Nevertheless, Barkley is a very safe option that also carries tremendous name-brand value. Even if he lacks RB1 overall upside at this point, he should still be a lock to finish as a difference-making player at the position, so long as he stays healthy.

WR Isaiah Hodgins
(2022 WR Rank – 73, 7.0 FPts/G)

Hodgins came to New York halfway through the 2022 season after being largely unutilized in Buffalo. He immediately stepped in and began contributing to his new team, finishing third in receptions on the team amongst wide receivers. Hodgins would finish the season strong, scoring five touchdowns over his final seven games (including playoffs) while averaging almost five receptions per gamer over that stretch.

Now in his first offseason with his new team, Hodgins figures to at least be a part of this bizarre hodge-podge wide receiver depth chart that the Giants are building. With Wan’Dale Robinson and Sterling Shepard recovering from ACL injuries, Hodgins looks to be in line to start the season on the outside, opposite the team’s 2022 target leader Darius Slayton.

The draft-day cost of any of these receivers really isn’t enough to scare anyone away, but this is a group that looks like it’s going to be frustrating to forecast all year. Not only is Daniel Jones an erratic passer, but he really hasn’t shown a propensity to key in on any one target in the offense. That makes it very difficult to predict which receiver, if any, will be useful on a week-to-week basis. In the end, though, all we can really do is focus on opportunity and, at least to start the season, Hodgins looks like a good bet to be the WR1 in this offense.

WR Wan’Dale Robinson
(2022 WR Rank – 119, 4.8 FPts/G)

An injury-riddled start to his rookie season meant that Wan’Dale Robinson got off to a slow start, but he finally broke out in the Giants’ Week 11 matchup against the Lions, catching nine of the 13 passes that came his way and reaching his first 100-yard game…and then he tore his ACL. It was an extremely disappointing outcome and now Robinson will have to fight to get back on the field at some point this season as he is unlikely to be ready to go in Week 1.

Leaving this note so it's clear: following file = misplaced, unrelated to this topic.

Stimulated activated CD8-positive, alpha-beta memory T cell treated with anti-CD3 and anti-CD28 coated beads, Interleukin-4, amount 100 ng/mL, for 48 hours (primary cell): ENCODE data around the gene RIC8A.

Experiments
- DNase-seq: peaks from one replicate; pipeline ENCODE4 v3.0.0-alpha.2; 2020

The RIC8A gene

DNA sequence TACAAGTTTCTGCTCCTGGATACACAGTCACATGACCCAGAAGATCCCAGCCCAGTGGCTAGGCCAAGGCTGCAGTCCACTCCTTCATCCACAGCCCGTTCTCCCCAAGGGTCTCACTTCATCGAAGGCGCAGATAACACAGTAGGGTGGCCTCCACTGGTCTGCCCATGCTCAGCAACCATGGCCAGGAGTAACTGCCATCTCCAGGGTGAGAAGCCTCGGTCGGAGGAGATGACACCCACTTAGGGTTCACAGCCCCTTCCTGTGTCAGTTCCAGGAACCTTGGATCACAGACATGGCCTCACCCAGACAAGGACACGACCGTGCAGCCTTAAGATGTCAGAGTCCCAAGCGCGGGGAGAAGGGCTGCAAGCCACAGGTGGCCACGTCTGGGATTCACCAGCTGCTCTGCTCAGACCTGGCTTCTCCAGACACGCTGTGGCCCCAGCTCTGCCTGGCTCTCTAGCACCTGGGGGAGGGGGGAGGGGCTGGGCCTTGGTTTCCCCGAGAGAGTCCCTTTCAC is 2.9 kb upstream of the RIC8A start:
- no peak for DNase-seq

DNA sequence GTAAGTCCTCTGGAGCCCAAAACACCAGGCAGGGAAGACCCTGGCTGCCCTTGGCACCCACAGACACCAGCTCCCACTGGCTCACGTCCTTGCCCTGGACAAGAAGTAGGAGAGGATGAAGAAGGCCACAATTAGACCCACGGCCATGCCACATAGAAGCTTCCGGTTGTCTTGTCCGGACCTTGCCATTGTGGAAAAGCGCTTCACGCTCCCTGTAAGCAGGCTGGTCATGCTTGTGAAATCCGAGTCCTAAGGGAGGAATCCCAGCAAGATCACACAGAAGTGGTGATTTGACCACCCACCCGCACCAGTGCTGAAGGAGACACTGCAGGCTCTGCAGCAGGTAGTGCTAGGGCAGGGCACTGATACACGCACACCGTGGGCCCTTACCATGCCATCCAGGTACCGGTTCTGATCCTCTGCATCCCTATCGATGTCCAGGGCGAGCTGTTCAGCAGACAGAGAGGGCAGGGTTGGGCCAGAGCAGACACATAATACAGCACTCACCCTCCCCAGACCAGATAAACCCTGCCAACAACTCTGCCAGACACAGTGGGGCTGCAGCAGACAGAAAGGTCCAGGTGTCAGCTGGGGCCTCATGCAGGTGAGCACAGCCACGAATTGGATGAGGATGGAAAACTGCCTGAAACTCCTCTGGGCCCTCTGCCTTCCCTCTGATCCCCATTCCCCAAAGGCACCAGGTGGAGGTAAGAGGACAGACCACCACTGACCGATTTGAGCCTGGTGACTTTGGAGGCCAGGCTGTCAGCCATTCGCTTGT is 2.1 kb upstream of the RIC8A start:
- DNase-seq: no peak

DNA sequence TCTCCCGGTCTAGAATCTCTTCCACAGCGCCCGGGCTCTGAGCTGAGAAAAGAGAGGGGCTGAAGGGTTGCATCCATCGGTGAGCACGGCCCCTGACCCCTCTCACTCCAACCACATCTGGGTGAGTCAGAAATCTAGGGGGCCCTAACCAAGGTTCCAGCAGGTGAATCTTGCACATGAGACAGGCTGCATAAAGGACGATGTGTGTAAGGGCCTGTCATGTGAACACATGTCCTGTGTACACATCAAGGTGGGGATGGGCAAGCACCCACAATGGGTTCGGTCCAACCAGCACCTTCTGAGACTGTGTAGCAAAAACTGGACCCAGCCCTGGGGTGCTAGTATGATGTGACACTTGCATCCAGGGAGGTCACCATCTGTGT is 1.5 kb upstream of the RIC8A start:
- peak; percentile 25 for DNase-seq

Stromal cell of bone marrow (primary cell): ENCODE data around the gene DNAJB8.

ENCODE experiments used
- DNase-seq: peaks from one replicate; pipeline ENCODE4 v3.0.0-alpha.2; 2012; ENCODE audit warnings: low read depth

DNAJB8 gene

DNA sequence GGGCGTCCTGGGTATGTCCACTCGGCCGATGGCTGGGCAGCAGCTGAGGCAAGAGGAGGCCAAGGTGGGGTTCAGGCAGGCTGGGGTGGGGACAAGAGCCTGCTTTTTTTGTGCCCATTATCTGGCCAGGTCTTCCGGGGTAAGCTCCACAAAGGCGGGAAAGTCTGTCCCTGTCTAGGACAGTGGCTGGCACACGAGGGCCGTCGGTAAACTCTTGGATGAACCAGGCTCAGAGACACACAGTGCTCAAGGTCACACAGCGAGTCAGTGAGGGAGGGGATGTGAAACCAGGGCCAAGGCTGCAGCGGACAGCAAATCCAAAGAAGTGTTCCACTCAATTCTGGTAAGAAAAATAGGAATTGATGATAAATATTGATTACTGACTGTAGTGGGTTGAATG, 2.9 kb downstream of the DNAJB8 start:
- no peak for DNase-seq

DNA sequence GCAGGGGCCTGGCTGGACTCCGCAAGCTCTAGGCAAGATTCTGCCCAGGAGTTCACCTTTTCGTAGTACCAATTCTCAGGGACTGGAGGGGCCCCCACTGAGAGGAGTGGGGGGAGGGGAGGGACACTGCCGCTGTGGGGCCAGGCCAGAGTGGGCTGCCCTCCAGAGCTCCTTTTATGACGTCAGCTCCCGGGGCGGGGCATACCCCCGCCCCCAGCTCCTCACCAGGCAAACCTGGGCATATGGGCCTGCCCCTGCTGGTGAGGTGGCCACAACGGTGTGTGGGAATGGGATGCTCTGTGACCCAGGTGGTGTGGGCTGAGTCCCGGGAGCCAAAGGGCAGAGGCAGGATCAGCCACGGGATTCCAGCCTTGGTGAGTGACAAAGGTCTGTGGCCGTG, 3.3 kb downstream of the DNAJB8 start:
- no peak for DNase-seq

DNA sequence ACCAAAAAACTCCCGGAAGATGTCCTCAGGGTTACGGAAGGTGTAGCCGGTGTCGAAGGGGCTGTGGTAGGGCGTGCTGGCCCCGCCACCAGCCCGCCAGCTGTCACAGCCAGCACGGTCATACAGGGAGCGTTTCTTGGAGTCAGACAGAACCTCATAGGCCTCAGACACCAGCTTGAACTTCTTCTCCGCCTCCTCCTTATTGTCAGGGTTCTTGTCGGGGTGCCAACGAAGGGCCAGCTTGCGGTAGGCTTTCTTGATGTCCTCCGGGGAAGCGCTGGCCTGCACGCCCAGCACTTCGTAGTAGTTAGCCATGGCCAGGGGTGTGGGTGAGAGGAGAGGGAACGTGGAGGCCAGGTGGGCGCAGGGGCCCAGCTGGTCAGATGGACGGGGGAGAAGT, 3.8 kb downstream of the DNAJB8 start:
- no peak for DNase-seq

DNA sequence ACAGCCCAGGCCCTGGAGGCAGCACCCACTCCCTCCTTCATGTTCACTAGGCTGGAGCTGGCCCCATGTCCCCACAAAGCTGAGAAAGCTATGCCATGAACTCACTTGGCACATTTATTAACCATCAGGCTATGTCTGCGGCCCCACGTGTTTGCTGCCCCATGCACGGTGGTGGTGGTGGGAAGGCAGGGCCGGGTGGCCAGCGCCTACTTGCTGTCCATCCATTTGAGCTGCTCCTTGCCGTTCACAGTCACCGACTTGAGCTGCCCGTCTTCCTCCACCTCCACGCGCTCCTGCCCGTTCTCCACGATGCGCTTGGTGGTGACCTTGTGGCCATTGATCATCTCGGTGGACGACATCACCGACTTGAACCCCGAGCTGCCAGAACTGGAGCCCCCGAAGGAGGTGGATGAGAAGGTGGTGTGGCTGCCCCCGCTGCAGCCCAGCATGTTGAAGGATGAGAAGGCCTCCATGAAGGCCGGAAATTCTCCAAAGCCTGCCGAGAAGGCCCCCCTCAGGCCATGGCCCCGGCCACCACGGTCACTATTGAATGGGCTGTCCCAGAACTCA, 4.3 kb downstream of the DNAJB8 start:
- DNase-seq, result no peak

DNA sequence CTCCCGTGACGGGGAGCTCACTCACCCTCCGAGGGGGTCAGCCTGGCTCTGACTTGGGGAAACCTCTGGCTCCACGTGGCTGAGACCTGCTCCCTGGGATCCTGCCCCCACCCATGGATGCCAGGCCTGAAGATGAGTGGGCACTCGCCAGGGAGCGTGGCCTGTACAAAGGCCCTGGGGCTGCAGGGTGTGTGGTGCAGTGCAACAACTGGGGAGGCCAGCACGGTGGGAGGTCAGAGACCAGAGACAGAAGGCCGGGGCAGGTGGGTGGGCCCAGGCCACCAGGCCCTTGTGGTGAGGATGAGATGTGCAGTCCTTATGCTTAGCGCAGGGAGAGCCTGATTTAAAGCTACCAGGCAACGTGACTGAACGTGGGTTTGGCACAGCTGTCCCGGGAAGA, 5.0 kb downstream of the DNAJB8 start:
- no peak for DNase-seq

Given the profiles of the other Giants receivers, Robinson does seem like a good bet to make a splash at some point, but it almost certainly won’t be until late in the year, meaning that he’ll be clogging up a roster spot on teams that opt to select him late in drafts. Late-round injured players like this don’t often end up delivering difference-making fantasy production, especially in a crowded wide receiver room, so fantasy managers in normal leagues would be best served to let him go undrafted and then pick him up off of waivers when we start to hear positive signs about his return to the field.

WR Jalin Hyatt
(2022 WR Rank – N/A)

The biggest “mystery box” in this group of wide receivers has to be rookie Jalin Hyatt. Hyatt did almost nothing during his first two seasons at Tennessee, but exploded in his final year, catching 67 passes for 1,267 yards and a whopping 15 touchdowns. He then turned in an excellent 4.40-second 40-yard dash time at the NFL Scouting Combine, although his slender frame at 176 pounds is certainly a bust risk factor. It’s not often that we see players who are physically built like DeVonta Smith break out at the NFL level, but it can happen and therefore it’s not fair to write Hyatt off quite yet.

Still, Hyatt is more of a dynasty lottery ticket than he is a player we should be targeting in 2023. The Giants' wide receiver room might lack superstar talent, but it is quite deep and full of players who’ve at least shown themselves to be NFL-caliber pass catchers. Hyatt could end up being the best of the bunch, eventually, but we shouldn’t be banking on that until we see him start to earn some playing time.

WR Parris Campbell
(2022 WR Rank – 50, 5.1 FPts/G)

One of the new additions to this Giants offense, Parris Campbell joins the team after a disappointing stint with the Colts. A former first-round NFL Draft pick, Campbell suffered multiple setbacks but never really established himself as anything more than a role player on his first team.